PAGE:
MAUREEN CAVANAUGH: This is KPBS Midday Edition, I am Maureen Cavanaugh. Being injured in a car crash, a fall, or being the victim of a violent crime can leave you in need of a particular kind of hospital care. Healthcare professionals call these traumatic injuries, and various forms of trauma are the leading cause of death for Americans under the age of forty-five. Several decades ago, several members of the San Diego medical community decided to do something to reduce the number of trauma deaths, and this year they are celebrating the thirtieth anniversary of the San Diego trauma system. It has cut the number of trauma deaths in half, and it is one of the leading trauma care systems in the nation. I would like to welcome my guests. Doctor Michael Sise is Medical Director of the trauma unit at Scripps Mercy Hospital. Doctor Bruce Haynes is Medical Director at San Diego County Emergency Medical Services. Welcome to the program. Doctor Haynes, I read before the trauma system was put in place that people were badly injured in San Diego were just taken to the nearest hospital, what was wrong with that? DR. BRUCE HAYNES: What was wrong, even though you could have a good hospital, if there is no organization and rapid approach to the patient, a comprehensive approach to the initial diagnosis and treatment, people did not do as well as they should have. Some studies were done around the country, looking at preventable deaths, and they found that frequently there was a high number of deaths that could have been prevented. A study in San Diego showed a preventable death rate of 21%, 21% of people who died, it could potentially have been prevented. MAUREEN CAVANAUGH: I was wondering, if you could tell us the difference between a trauma hospital versus a traditional emergency room. DR. MICHAEL SISE: In San Diego, all of our hospitals are excellent. The difference between a trauma center and a hospital is not the resources, not the people, not the equipment many of our trauma centers have all of that. It is the organization of those personnel, equipment, resources, OR, cat scanners, to be able to promptly work up and treat the injured. All we do at a trauma center is put all of those resources together to measure and improve performance, and you get you care for by the right people at the right time as quickly as possible. MAUREEN CAVANAUGH: Doctor Haynes, how did the San Diego trauma system get started? DR. BRUCE HAYNES: There was discussion as there was elsewhere in California at the time, about this problem and whether or not it truly existed. A study was done that pointed in the direction that there was a problem, and a larger study was done that there were preventable or potentially preventable death rate of 21%. From there it was decided to institute the trauma system. MAUREEN CAVANAUGH: How many hospitals are part of the trauma system in San Diego? DR. BRUCE HAYNES: There are six, Scripps Mercy Hospital, Sharpe Memorial Hospital, Scripps La Jolla, Rady Children's Hospital, Palomar, and UCSD in Hillcrest. MAUREEN CAVANAUGH: What kinds of trauma cases do see most of? DR. MICHAEL SISE: We see all different causes of injury, but more and more as our population ages and we are living longer with heart disease and curable cancers, we're seeing more and more old folks who fall. The reality is, 25% of the citizens in San Diego County age sixty-five and older will fall this year. Once you get to ninety, I know a lot of folks who are ninety living relatively well, but it is almost a 100% fall rate. Those falls are associated with fractures, head injuries, and folks were not that healthy to start with, so it is becoming an increasingly challenging area for us, and an area for focus and improvement. MAUREEN CAVANAUGH: I have heard that in the thirty years that the system has been in place that the number of car crash victims has decreased. I guess that is the positive side of the number of trauma patients. DR. BRUCE HAYNES: It is, and it is partially due both to safer roads, and safer drivers, I would like to think that but I'm not convinced. And cars that are absolutely reengineered for safety and survival. We're seeing people walk away from cars that are destroyed, with relatively minor injuries. We used to kid in the old days, if you got in a car crash in the 60s or 70s, it would say ìtelorvehCî across your chest because that was Chevrolet spelled backwards, because the steering column would slam you right in the chest. Now, all engineered cars have zones of safety that protect you, airbags have been transformational in leading to survival. But it is still based on good, safe driving, with the assistance of new engineering. MAUREEN CAVANAUGH: What factors determine where in the system of trauma units that a patient will be taken? Is it the type of injury that they have suffered, or is it geographical? DR. MICHAEL SISE: It is geographical. Each of the five adult trauma centers has what we call a catch area, where if the patient is injured in that area they are taken to that center. The exception is the Rady Children's Hospital, where they get all of the injured children ages fourteen and younger in the County. MAUREEN CAVANAUGH: Would like you both to comment on my next question. A trauma system that has been as successful as the one that we have here in San Diego, it does not just happen. How much have the hospitals and medical professionals worked at refining this approach? DR. BRUCE HAYNES: Well, they've worked hard and they keep working. That is the thing that needs to be recognized about these people, the death rate from trauma, from potentially preventable deaths dropped down to under 3% and then down to under 1%. Over the last twenty years, the most severely injured patients, the death rate has gone down by 50%. It is a remarkable achievement. MAUREEN CAVANAUGH: How do the professionals work together? How does that actually work, among yourself and other doctors and healthcare professionals in the trauma system around San Diego? DR. MICHAEL SISE: Well, it works by measuring performance, literally. A lot of folks have said we probably should conduct medical practice like we're flying airplanes. I think it is instead like being a professional athlete, there are clearly hits, runs, and errors. The best athletes are those who can identify things not going well, make changes and still win the game. We measure everything, I've been taking trauma calls for twenty-seven years, and I can go back and show you a durable record of the moment I showed up compared to when every patient I responded to arrived, and when I showed up. That kind of measurement is unprecedented in care. We then generate the ability to identify opportunities for improvement. Unique to San Diego, right from day one in 1984 when we put the system together, all of the trauma centers agreed to meet with our tardy partners, and we have a great working relationship with the County partners. And we frankly discussed in peer-review, so it is protected, all of our errors and opportunities for improvement. Once a month we still need, review each other's care, designate what we want to talk about as an opportunity for improvement, and we learn from each other again and again and again. This is a contact sport, taking care of injured patients. You cannot be at this for any length of time without being humble, and without understanding that you have to continually train, and practice, and acquire new knowledge. San Diego is very fortunate that we have been able to do that going on thirty years and will continue to do it. MAUREEN CAVANAUGH: Can you give us an example of the kind of intervention that is being used now to keep patients alive, that is been developed by this trial and error collaboration? DR. MICHAEL SISE: It is interesting, we learned immediately from what was happening in the wars in Iraq and Afghanistan and brought those lessons home. We learned in Iraq and Afghanistan if someone was badly injured and bleeding, if they were talking to you and had a pulse, and were not actively bleeding, don't do anything until you get that person into the operating room and can clamp that artery or control hemorrhage because giving fluid or blood raises blood pressure and restarts hemorrhage. We brought that home, here in San Diego, right around 2007 throughout the system. It absolutely transformed the survival rate around major hemorrhage. In the past, we would give a lot of saline, saltwater, and blood cells. Now we give saline, plasma, and blood cell transfusions, they hold the saline, and in doing so we have cut down the instance of shock lung. People getting lungs full of fluid after being in shock. We don't see that anymore almost at all. People are surviving, in fact there was a great case that two of my colleagues took care of, a horrible car crash. The person had a crushed liver, most died, and was rushed to the operating room, we opened the abdomen and packed the liver, did the best we could to contain the bleeding, did the blood transfusion, took him back to the ICU, and really not expecting him to survive. My colleague, who had been into back of my other partner called a couple hours later and asked when did he die, and my colleague said he is doing just great. Those kinds of specific examples represent what we did in San Diego by working together, and looking for new ways to do things by importing proven and promising ways to treating patients to the home front. And now, San Diego benefits just like all of our warriors did. MAUREEN CAVANAUGH: Another aspect of the trauma system here in San Diego is that the different trauma centers have agreed not to compete against each other. How has that helped the overall trauma system? DR. BRUCE HAYNES: I think there is a field system of cooperation. Mike was talking about the case review reviewing the computer-generated things to look at, all of that, everybody is focused on the patient and doing better. They are not focused on competition between hospitals. MAUREEN CAVANAUGH: Because in other cities, people may be familiar with different trauma centers advertising, we have the best, center, we do not see that. You see different ads for hospitals, but you do not see that specific kind of competition, is that with the hospitals agreed not to do? DR. BRUCE HAYNES: Yes, that is part of our advertising policy and protocol. They have agreed to do that. I think that has worked out really well in keeping the spirit of cooperation up. MAUREEN CAVANAUGH: Are there still gaps in the trauma service in San Diego? DR. MICHAEL SISE: There are not gaps in the care of injured, but you cannot be at this business for any length of time without realizing how important prevention is. We're all at risk for cancer, heart disease, particularly if we have family history or just live long enough. But none of us, none of the members of our community need to be injured, it is entirely preventable. We're getting out in the immunity, working with law enforcement, schools, and other partners, looking at prevention. We would love to be out of business, no doubt about it. When you have a young child at home, you can walk into a room and figure out where that child could get into trouble. As trauma surgeons, we travel through our lives seeing risk everywhere. We can see what someone will get into. Equally importantly, their behaviors begin work on with our children, with each other, and with our seniors. Drug and alcohol use, dangerous driving, texting and driving, all of the things that we know can increase risk of injury. Our service to the community is not just to be there when you are injured, and try to get you back to your family, but to help you get the information make good decisions to avoid injury. MAUREEN CAVANAUGH: How is the system maintained in the county? Do all of the trauma centers collaborate by paying for it? Who pays for it? DR. BRUCE HAYNES: There are fees that come in as part of a state program in the County that support some of the infrastructure. That is one way. In general, the sport is really from fees from patients and the usual hospital charges, that sort of thing. MAUREEN CAVANAUGH: A quick last question, what will the future look like for the system? What can you see developing in the near future? DR. MICHAEL SISE: I think will continue what we have always done, learn, adapt, adjust, and deliver on that promise day and night to be there for the community. There are great youngsters coming along, some female surgeons, one of my new partners is a young mom in her 40s, a mom with two kids who is a rock star. She is the face of the fact that 50% of our surgeons and medical students are women. We are changing, and growing, and we will always be there for San Diego. MAUREEN CAVANAUGH: I want to thank you both for giving us such an in-depth look into this. I really appreciate it. Thank you both.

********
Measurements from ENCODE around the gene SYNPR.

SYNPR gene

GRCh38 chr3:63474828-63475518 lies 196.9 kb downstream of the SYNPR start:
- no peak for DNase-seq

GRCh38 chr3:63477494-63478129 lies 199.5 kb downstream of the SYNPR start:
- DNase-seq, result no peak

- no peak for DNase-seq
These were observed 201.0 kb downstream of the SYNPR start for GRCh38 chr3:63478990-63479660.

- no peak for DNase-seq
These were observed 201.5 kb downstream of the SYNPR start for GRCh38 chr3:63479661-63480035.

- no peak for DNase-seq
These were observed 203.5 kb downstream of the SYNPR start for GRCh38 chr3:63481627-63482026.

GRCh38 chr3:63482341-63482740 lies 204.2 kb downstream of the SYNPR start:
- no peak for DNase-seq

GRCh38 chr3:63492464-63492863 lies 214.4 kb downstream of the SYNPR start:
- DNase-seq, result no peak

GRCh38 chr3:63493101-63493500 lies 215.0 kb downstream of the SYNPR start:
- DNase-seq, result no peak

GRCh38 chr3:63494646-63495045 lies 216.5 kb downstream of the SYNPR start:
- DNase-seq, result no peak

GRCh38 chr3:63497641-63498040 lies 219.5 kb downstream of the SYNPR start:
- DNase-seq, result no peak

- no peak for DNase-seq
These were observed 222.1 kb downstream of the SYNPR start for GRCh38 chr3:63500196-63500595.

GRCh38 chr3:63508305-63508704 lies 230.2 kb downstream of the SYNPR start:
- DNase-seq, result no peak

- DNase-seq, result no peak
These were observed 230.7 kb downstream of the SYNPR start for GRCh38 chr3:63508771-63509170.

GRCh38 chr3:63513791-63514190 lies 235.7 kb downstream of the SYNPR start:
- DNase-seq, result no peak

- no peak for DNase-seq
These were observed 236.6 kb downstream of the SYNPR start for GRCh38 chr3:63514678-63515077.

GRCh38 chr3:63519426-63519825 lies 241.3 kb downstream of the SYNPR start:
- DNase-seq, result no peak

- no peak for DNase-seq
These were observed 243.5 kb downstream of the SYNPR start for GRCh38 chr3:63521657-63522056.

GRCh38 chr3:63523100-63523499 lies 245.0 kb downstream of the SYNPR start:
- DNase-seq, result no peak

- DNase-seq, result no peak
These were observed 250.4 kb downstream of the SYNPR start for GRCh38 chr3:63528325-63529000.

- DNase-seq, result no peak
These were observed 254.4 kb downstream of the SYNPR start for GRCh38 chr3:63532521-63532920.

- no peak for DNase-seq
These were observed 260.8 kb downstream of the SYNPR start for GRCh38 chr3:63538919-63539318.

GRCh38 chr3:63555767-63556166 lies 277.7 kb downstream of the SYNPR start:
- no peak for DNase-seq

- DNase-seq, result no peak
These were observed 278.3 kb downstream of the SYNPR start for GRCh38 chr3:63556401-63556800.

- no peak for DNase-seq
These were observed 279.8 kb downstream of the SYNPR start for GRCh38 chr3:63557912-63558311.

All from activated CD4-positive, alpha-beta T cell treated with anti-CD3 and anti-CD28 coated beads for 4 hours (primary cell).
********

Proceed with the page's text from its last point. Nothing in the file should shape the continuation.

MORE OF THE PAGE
Being injured in a car crash, a fall, or being the victim of violent crime — can leave you in need of a particular kind of hospital care.

Health care professionals call those traumatic injuries and various forms of trauma are the leading cause of death among Americans under the age of 45.

Several decades ago, members of the San Diego medical community decided to do something to reduce the number of trauma deaths. This year, they're celebrating the 30th anniversary of the San Diego trauma system.

The system is considered one of the leading trauma systems in the nation and is credited with reducing the number of trauma deaths in half.

Six area hospitals make up the system.

• Rady Children’s Hospital

• Palomar Medical Center

• Scripps Memorial Hospital, La Jolla

• Scripps Mercy Hospital and Health Center

• Sharp Memorial Hospital

• UC San Diego Medical Center

Under the old system, trauma victims were taken to the nearest emergency room. But often times, county officials say, local hospitals lacked on-site trauma surgeons, specialists and resources to treat major traumatic injuries. Now, trauma victims in San Diego bypass community hospitals in favor of designated trauma centers.

In the past 30 years, about 250,000 injured patients have received vital trauma care in the region.

Explore all national, state and local returns now.